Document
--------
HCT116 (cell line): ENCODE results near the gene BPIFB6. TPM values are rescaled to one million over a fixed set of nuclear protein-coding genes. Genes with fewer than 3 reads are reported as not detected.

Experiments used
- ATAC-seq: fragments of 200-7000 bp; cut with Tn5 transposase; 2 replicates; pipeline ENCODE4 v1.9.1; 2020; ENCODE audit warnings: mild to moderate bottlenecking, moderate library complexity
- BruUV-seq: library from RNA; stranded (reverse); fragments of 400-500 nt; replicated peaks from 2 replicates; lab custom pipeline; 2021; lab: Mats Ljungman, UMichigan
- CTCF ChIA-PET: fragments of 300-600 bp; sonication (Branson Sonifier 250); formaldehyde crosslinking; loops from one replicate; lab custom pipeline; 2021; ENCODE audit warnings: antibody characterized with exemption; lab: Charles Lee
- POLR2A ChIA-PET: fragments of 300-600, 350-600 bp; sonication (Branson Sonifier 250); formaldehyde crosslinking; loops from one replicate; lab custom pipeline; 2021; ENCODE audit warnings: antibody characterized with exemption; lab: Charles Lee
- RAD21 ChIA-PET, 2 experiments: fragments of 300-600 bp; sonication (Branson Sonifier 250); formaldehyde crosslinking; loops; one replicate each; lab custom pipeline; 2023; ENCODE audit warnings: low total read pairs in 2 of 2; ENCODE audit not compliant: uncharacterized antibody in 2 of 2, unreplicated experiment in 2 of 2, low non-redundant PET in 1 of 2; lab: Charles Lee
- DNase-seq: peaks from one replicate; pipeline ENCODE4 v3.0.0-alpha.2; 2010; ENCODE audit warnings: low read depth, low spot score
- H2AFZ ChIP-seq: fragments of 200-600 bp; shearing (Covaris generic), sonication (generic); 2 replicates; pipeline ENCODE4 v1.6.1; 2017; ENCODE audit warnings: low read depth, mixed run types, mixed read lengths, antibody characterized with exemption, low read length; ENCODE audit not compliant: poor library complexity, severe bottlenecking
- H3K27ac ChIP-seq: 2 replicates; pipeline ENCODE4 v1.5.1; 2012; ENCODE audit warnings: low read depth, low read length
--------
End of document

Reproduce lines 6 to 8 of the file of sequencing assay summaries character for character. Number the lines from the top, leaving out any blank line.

- POLR2A ChIA-PET: fragments of 300-600, 350-600 bp; sonication (Branson Sonifier 250); formaldehyde crosslinking; loops from one replicate; lab custom pipeline; 2021; ENCODE audit warnings: antibody characterized with exemption; lab: Charles Lee
- RAD21 ChIA-PET, 2 experiments: fragments of 300-600 bp; sonication (Branson Sonifier 250); formaldehyde crosslinking; loops; one replicate each; lab custom pipeline; 2023; ENCODE audit warnings: low total read pairs in 2 of 2; ENCODE audit not compliant: uncharacterized antibody in 2 of 2, unreplicated experiment in 2 of 2, low non-redundant PET in 1 of 2; lab: Charles Lee
- DNase-seq: peaks from one replicate; pipeline ENCODE4 v3.0.0-alpha.2; 2010; ENCODE audit warnings: low read depth, low spot score